But I would actually argue that it’s a bit more nuanced than that, because what we see in the Amazon is communities actually getting an opportunity to make a livelihood from an activity that isn’t destroying their land, which is major, I mean-
NN: And there is preserving their cultural traditions also.
SR: Exactly, yeah, right. Exactly. So that’s really the thing to think about here is that we see in the Amazon, perhaps obviously, you have extra, you can work in an oil company, maybe you can work for timber. Generally the riches are the land and it requires kind of destroying the land in order to make a living. So it is quite interesting to see communities and their work being celebrated through these networks of commerce. And I think that there can be and there will be more sophisticated evolutions of exchanging value in this region. What I mean is we’re not just paying for Ayahuasca which seems very kind of crass or blunter. There’s something fundamentally uncomfortable with the idea of paying for something sacred, right? This is like an age old conundrum that people have worked with.
But the temple has a nonprofit organization that we work with very closely called the Chaikuni Institute and all of the temples profits go towards Chaikuni and Chaikuni is working on reforestation, intercultural education programming, sustainable Ayahuasca harvesting and supporting environmental struggles and environmental justice work. So-
SR: I think that these kind of networks of reciprocity, yeah it is, it really is. And to me that’s the potential that this stuff has, not just cold, hard cash but actually working together really and in new ways that the world has never seen before. Truly we’ve never seen it before in the jungle.
NN: Yeah, and it’s inspiring to think that there’s a way in which people can align economic interests with environmental interests and our desire for growth because I think this is another thing which is so fundamental is, it’s very easy to say, well, it’s fine and good to want to grow spiritually or psychologically or emotionally or however it is, but you’re not allowed to do X or Y because it’s going to pollute the environment. It’s such a complex system and so I think finding ways to make all of those things work together, where possible is probably the best way forward. I’m conscious that we’re coming to time on this and I’m curious is to ask what one insight or advice you might give to people listening in terms of how to maybe relate more deeply with themselves and get themselves out of the more nebulous issues that you mentioned before. So if people are feeling depressed or they’re feeling anxious or they’re feeling disconnected, what might you suggest for them as a starting point?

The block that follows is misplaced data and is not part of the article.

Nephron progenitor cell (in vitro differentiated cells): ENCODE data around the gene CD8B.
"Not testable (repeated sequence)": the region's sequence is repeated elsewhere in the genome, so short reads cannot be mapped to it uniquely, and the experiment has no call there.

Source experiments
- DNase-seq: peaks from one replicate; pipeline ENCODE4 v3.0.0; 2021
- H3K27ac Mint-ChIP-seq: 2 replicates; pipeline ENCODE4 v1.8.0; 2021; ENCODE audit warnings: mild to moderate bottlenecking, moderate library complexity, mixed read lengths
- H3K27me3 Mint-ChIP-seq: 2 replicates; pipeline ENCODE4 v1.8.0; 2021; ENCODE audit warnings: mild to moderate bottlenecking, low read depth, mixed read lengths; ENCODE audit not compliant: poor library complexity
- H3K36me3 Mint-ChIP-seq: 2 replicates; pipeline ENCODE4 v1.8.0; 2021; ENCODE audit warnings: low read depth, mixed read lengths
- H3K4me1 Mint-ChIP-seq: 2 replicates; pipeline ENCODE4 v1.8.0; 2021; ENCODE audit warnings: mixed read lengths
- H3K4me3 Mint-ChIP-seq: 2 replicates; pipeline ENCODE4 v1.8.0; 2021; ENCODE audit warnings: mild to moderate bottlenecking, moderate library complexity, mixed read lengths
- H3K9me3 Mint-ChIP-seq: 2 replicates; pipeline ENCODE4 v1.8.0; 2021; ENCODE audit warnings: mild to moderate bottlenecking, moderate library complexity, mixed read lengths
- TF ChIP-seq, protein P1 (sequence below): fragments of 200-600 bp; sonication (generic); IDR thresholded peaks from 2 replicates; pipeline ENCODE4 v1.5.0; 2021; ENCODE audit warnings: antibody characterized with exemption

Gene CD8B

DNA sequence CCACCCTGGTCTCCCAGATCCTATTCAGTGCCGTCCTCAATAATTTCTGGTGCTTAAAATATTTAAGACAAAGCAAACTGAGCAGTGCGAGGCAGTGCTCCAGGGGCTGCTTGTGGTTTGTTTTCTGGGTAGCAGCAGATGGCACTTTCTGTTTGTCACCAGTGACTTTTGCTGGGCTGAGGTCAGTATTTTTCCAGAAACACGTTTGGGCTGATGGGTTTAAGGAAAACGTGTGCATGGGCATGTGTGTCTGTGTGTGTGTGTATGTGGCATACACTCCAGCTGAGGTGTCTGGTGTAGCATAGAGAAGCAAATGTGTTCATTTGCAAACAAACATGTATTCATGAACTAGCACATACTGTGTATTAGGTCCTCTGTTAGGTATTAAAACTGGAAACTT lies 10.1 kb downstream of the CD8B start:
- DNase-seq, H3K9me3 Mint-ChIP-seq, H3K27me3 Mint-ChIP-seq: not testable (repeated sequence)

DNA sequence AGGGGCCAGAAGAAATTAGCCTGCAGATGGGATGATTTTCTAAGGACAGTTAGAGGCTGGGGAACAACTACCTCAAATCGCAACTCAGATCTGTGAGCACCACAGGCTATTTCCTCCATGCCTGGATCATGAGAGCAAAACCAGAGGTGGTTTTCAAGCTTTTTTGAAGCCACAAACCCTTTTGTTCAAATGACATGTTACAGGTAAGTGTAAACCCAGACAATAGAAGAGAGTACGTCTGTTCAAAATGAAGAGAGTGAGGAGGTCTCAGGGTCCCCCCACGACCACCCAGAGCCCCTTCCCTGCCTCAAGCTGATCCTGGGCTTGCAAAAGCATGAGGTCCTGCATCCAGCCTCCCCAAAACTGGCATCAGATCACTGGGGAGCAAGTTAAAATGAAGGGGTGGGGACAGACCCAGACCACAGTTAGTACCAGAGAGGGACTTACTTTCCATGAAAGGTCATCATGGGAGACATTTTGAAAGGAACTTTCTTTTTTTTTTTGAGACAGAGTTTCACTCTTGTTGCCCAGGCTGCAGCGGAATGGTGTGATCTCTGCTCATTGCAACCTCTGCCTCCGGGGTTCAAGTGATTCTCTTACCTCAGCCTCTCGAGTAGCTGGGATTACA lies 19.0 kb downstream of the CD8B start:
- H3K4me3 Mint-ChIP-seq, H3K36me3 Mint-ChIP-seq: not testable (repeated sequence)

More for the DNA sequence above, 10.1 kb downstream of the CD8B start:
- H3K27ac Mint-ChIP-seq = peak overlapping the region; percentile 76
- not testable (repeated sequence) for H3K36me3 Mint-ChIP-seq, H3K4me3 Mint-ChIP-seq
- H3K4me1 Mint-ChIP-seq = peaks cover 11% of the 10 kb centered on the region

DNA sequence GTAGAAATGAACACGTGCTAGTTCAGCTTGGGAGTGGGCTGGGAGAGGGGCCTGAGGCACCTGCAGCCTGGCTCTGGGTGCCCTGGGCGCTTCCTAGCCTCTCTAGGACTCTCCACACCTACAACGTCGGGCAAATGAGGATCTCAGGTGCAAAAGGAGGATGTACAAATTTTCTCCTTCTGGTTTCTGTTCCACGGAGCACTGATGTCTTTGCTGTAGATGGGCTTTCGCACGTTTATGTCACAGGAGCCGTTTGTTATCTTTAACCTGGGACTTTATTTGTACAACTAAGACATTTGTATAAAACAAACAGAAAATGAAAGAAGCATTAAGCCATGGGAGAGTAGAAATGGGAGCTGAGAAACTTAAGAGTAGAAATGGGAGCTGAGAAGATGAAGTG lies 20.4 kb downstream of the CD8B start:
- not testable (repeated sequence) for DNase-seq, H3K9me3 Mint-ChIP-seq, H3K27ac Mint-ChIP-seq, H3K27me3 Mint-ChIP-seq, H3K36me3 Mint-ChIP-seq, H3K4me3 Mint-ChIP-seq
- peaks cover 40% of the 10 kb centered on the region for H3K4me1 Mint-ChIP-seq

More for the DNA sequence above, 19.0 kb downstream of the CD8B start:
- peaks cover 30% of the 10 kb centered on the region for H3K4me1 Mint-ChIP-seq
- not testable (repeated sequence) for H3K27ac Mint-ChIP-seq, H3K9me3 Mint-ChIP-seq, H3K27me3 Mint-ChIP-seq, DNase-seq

SR: Let’s see. I mean, I immediately go to the plants.
NN: That’s okay.
SR: Yeah, it’s like let’s see if I’ll do something off brand here but no, I couldn’t do it. Yeah, I mean, for me something that I quite often do is go to botanical gardens, actually, I’ll say a little bit more about this, but go to botanical gardens and just relate to the plants, learn about them, read those that … I spend an afternoon alone at the botanical garden and read the little plaques and all of the work that the botanists have put in there and learn a little bit about our evolution with plants and purchase a plant care for a plant and if you can, I love herbalism walks, herbalist walks, and just seeing, going for a walk in the woods with some sort of a witch and seeing the different stories and tales that people have about the plants. For me, it’s just like the plants are my buoy or my life safer because they just help me realise that this whole amazing experiment of life is so much more complex and so much greater than our tiny little experience of it.
And just to be able to relate to them in some way, I’m not hugging them, I’m not licking them. It’s nothing crazy, it’s just from an evolutionary perspective revering these fellow beings on our journey through evolution and seeing how they’re doing and understanding well, human experience is very strange and putting things into perspective that way. And again, it’s really all about building perspective for me, any of this depression, any of this anxiety, it all happens when we’re too concerned with ourselves really and too concerned about our own stories with the exception, of course of being anxious about ecological devastation, which is a different flavour. But even then just shifting it into perspective and saying, “Look, we’re all experimenting.” And I don’t believe that there’s anything wrong with humans, I don’t think so, I think that there’s just a much bigger picture and we’re yet to see what that picture and that story is looking like.